Senator Coons on how this ongoing investigation could impact the Trump administration: Well, to be clear, I'm not the person who forced or coerced in any way Senator Sessions to answer incorrectly or falsely in front of the Senate Judiciary Committee----
Senator Coons on whether this investigation is purposefully trying to prohibit the Trump administration from being productive: That's not my goal. I recently met with the new Commerce Secretary just on Thursday to sit down with him and say I'm on the relevant subcommittee that appropriates the Commerce Department's funding, I'd like to work with you on manufacturing policy, I think we can do things to get back to focusing on growing our economy and growing manufacturing jobs. You know me and I think you'd recognize that I'm someone who is willing to work across the aisle. My goal here is to make sure we defend our democracy. It's outrageous to suggest that we shouldn't investigate thoroughly and fully what are credible allegations of Russian interference in our election.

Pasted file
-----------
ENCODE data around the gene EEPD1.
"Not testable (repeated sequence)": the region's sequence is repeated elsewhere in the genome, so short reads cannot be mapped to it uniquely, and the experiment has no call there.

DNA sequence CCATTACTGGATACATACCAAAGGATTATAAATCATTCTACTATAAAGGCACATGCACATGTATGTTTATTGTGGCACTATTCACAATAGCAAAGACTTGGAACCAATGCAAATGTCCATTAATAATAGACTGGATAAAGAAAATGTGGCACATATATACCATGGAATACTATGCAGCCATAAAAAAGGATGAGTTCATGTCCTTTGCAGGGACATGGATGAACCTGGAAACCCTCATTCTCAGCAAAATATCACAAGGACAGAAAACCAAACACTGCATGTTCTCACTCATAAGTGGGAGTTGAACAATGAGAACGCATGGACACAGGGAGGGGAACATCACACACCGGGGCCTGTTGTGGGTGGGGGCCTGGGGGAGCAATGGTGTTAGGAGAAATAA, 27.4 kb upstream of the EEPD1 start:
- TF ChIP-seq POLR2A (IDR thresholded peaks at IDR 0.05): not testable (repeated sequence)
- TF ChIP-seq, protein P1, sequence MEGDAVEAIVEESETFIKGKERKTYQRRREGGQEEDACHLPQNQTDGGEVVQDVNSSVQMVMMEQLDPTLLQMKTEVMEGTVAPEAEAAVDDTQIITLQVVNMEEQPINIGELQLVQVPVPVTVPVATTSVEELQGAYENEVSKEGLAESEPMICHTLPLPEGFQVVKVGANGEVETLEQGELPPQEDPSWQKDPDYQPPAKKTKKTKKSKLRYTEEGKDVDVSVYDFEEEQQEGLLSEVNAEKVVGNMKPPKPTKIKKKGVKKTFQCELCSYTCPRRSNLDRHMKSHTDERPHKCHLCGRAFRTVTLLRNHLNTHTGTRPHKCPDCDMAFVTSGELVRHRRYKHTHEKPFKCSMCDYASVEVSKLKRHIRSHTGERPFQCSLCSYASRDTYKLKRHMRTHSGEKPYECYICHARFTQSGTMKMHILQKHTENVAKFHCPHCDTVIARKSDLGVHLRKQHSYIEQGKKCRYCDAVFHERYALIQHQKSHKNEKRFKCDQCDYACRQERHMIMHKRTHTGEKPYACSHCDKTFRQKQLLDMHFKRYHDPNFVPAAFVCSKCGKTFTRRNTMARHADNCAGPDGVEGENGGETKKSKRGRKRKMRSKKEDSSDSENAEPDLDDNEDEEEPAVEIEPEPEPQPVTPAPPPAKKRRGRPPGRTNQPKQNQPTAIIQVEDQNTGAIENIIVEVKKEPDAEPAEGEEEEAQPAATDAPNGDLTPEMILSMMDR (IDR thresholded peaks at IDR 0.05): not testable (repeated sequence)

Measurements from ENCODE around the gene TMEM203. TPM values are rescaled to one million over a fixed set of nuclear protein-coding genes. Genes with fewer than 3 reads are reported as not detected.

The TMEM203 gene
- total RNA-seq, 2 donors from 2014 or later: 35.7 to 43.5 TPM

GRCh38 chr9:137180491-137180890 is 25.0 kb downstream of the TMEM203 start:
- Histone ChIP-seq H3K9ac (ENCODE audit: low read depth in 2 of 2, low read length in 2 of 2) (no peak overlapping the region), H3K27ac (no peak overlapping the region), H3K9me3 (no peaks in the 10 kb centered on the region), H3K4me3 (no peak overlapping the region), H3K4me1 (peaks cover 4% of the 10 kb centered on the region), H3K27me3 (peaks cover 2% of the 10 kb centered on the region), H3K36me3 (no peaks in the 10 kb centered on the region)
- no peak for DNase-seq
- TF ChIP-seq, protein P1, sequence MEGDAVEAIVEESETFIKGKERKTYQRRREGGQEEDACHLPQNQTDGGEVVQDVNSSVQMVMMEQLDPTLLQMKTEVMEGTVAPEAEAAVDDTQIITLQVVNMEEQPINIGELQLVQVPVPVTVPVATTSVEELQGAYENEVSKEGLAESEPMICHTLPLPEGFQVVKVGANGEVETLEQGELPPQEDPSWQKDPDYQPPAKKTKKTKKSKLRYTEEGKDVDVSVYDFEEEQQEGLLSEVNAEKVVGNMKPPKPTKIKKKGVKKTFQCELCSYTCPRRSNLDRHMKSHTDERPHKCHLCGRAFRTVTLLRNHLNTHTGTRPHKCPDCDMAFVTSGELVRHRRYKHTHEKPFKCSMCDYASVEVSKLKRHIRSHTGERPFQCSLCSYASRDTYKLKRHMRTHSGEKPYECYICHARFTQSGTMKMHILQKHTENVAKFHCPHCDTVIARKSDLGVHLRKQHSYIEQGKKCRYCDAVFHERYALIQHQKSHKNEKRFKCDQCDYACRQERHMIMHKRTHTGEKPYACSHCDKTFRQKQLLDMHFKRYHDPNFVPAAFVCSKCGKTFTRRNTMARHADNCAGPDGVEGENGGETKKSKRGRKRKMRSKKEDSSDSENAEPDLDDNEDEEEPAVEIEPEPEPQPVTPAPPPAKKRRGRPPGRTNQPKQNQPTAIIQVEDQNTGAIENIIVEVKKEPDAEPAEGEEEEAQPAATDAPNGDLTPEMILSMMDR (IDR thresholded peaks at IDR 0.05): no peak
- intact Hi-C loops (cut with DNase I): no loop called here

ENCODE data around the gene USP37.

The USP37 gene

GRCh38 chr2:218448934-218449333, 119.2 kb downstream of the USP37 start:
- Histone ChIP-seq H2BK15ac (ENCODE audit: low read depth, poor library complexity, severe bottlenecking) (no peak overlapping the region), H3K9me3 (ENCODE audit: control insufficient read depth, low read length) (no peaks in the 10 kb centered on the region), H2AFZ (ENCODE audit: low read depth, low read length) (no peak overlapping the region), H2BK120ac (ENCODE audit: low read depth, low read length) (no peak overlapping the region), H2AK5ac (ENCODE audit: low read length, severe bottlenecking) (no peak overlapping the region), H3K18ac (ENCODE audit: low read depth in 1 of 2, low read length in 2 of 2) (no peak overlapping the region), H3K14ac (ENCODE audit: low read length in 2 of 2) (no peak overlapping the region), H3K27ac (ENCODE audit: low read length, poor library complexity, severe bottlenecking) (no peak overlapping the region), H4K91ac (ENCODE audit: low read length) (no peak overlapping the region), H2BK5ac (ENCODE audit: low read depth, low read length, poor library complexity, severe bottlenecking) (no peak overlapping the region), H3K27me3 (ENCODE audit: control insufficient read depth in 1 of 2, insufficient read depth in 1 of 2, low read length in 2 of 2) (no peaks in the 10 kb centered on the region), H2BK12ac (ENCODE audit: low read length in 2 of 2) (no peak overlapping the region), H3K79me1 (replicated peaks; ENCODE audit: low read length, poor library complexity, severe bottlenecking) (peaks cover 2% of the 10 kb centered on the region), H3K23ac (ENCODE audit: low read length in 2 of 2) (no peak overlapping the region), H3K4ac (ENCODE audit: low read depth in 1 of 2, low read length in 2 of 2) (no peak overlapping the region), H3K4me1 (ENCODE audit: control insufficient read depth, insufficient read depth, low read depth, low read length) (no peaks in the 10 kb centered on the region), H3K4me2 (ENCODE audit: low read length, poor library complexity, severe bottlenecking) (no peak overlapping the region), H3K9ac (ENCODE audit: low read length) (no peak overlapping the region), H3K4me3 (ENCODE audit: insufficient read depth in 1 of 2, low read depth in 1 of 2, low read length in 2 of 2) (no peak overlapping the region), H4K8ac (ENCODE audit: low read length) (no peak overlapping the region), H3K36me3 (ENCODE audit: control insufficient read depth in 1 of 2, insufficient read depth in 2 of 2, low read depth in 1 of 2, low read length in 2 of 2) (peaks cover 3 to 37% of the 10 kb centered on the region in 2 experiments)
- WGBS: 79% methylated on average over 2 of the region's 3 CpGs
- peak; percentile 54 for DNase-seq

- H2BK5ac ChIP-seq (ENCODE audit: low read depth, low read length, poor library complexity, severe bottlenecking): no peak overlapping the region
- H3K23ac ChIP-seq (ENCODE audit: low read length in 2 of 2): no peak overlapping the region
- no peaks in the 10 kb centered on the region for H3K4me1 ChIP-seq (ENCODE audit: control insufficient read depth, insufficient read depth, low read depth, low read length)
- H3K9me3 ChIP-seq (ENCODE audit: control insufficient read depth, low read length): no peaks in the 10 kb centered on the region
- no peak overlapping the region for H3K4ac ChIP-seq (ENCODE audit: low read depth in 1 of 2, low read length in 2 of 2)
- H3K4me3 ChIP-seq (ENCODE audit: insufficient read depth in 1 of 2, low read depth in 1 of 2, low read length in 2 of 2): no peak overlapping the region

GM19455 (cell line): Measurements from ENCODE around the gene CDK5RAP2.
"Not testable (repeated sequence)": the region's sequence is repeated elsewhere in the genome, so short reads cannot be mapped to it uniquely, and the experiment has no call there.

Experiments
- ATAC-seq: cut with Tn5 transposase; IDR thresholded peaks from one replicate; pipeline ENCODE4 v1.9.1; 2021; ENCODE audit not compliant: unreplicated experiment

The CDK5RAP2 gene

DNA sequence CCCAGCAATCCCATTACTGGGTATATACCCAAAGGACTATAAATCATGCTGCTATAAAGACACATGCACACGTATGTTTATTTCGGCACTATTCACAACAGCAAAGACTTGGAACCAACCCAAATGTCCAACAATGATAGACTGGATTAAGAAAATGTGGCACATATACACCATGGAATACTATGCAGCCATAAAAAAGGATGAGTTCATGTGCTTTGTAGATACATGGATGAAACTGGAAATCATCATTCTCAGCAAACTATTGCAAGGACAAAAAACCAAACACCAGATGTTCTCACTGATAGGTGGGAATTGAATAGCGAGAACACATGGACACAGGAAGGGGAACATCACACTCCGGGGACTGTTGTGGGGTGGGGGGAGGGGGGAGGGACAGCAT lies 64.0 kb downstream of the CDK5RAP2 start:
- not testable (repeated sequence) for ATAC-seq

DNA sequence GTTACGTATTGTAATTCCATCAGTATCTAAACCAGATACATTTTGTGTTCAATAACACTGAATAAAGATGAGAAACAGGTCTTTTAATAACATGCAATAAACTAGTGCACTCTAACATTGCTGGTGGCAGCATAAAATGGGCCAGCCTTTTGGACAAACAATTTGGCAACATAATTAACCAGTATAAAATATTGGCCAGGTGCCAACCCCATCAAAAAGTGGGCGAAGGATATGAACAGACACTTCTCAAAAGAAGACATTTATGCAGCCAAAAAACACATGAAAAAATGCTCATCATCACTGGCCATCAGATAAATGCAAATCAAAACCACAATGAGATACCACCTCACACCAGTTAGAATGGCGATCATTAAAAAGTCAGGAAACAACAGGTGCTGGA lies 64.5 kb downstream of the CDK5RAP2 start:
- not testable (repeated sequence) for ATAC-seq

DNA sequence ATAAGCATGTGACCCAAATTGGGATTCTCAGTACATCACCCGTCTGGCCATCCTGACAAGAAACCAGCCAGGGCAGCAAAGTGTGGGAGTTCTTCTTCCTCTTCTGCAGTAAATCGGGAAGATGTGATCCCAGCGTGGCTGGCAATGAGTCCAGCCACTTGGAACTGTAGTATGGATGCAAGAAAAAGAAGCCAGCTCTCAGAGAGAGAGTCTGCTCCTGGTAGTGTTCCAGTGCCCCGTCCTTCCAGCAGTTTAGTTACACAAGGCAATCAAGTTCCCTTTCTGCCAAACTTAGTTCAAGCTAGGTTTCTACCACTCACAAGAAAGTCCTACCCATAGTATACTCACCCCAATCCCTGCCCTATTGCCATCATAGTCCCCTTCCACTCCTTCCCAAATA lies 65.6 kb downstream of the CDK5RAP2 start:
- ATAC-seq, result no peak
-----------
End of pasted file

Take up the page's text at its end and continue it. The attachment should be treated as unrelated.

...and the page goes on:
Senator Coons on whether he believes that Senator Sessions lied to the Judiciary Committee: Well, Senator Sessions certainly misspoke when he said 'I did not have communications with the Russians.' And whether or not that is a willful misrepresentation, a lie, is something I think we should investigate. I think the Attorney General ought to come back to the Judiciary Committee and answer questions so we can clear the air and get to the bottom of this. That is the only way we can move forward with confidence in our system. I do think this is a distraction from governing, but it is an important distraction, one that deserves our attention in a measured and bipartisan way, because Russia did interfere with our election and why they interfered and what the consequences are is going to matter to the defense of our democracy going forward.